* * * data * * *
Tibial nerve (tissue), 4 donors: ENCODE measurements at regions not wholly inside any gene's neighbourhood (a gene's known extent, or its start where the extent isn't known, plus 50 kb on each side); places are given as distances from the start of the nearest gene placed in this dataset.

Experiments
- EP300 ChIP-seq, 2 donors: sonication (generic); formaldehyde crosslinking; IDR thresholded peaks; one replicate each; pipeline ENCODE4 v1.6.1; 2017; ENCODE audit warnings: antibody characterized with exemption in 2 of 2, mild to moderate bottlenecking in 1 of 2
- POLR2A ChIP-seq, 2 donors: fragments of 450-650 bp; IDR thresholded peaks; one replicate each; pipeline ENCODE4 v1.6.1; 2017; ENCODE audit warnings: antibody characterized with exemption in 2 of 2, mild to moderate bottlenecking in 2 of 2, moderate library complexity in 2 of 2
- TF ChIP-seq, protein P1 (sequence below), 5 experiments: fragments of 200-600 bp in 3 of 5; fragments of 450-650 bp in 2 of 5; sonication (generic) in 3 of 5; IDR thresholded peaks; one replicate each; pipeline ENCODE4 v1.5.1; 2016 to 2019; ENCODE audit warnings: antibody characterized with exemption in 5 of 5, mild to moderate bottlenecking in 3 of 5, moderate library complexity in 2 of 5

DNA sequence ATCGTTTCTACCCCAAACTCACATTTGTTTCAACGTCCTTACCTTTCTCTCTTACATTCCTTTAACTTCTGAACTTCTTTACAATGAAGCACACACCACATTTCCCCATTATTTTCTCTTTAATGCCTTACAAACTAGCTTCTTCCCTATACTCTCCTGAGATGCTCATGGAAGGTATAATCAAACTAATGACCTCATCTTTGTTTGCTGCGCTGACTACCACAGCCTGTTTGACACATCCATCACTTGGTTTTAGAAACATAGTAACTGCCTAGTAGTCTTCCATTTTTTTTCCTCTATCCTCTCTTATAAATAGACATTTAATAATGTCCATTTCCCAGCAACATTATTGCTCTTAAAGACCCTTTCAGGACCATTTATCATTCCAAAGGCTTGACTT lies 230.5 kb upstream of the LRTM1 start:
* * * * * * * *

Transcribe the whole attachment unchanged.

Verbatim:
Tibial nerve (tissue), 4 donors: ENCODE measurements at regions not wholly inside any gene's neighbourhood (a gene's known extent, or its start where the extent isn't known, plus 50 kb on each side); places are given as distances from the start of the nearest gene placed in this dataset.

Experiments
- EP300 ChIP-seq, 2 donors: sonication (generic); formaldehyde crosslinking; IDR thresholded peaks; one replicate each; pipeline ENCODE4 v1.6.1; 2017; ENCODE audit warnings: antibody characterized with exemption in 2 of 2, mild to moderate bottlenecking in 1 of 2
- POLR2A ChIP-seq, 2 donors: fragments of 450-650 bp; IDR thresholded peaks; one replicate each; pipeline ENCODE4 v1.6.1; 2017; ENCODE audit warnings: antibody characterized with exemption in 2 of 2, mild to moderate bottlenecking in 2 of 2, moderate library complexity in 2 of 2
- TF ChIP-seq, protein P1 (sequence below), 5 experiments: fragments of 200-600 bp in 3 of 5; fragments of 450-650 bp in 2 of 5; sonication (generic) in 3 of 5; IDR thresholded peaks; one replicate each; pipeline ENCODE4 v1.5.1; 2016 to 2019; ENCODE audit warnings: antibody characterized with exemption in 5 of 5, mild to moderate bottlenecking in 3 of 5, moderate library complexity in 2 of 5

DNA sequence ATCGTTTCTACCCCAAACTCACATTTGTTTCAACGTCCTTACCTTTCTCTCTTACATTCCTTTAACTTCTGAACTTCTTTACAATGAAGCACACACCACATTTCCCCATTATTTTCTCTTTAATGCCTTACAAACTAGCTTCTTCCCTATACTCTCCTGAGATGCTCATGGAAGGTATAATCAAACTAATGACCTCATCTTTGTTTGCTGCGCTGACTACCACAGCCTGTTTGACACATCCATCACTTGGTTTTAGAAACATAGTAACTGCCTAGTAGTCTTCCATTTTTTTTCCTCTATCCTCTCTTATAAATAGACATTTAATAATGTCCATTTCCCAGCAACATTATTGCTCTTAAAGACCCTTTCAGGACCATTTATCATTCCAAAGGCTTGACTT lies 230.5 kb upstream of the LRTM1 start: